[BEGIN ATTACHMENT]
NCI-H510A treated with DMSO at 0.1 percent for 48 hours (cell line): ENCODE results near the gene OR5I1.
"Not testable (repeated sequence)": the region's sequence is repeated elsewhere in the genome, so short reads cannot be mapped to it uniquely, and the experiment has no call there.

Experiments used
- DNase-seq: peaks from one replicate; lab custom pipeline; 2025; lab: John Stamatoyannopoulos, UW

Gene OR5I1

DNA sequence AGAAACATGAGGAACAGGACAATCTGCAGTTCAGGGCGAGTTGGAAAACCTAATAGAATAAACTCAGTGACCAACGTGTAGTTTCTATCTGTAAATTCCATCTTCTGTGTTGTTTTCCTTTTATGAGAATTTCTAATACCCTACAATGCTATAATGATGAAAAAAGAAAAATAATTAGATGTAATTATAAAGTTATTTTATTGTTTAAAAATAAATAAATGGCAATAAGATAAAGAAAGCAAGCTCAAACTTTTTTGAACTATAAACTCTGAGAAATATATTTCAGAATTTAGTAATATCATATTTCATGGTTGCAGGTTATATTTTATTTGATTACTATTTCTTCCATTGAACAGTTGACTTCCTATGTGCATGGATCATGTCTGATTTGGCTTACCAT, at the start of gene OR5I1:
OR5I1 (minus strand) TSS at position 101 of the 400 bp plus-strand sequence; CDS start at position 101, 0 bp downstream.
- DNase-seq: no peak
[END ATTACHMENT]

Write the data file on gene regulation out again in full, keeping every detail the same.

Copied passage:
NCI-H510A treated with DMSO at 0.1 percent for 48 hours (cell line): ENCODE results near the gene OR5I1.
"Not testable (repeated sequence)": the region's sequence is repeated elsewhere in the genome, so short reads cannot be mapped to it uniquely, and the experiment has no call there.

Experiments used
- DNase-seq: peaks from one replicate; lab custom pipeline; 2025; lab: John Stamatoyannopoulos, UW

Gene OR5I1

DNA sequence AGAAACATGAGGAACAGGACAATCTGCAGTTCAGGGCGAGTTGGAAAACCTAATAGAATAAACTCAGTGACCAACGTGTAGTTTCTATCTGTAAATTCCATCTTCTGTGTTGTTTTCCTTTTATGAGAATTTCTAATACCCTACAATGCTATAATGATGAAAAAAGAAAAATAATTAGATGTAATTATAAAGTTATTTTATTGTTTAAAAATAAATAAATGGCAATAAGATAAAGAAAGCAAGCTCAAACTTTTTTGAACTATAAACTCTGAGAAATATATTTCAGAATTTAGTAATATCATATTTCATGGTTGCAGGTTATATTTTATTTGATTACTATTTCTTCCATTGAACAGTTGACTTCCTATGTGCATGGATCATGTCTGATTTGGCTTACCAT, at the start of gene OR5I1:
OR5I1 (minus strand) TSS at position 101 of the 400 bp plus-strand sequence; CDS start at position 101, 0 bp downstream.
- DNase-seq: no peak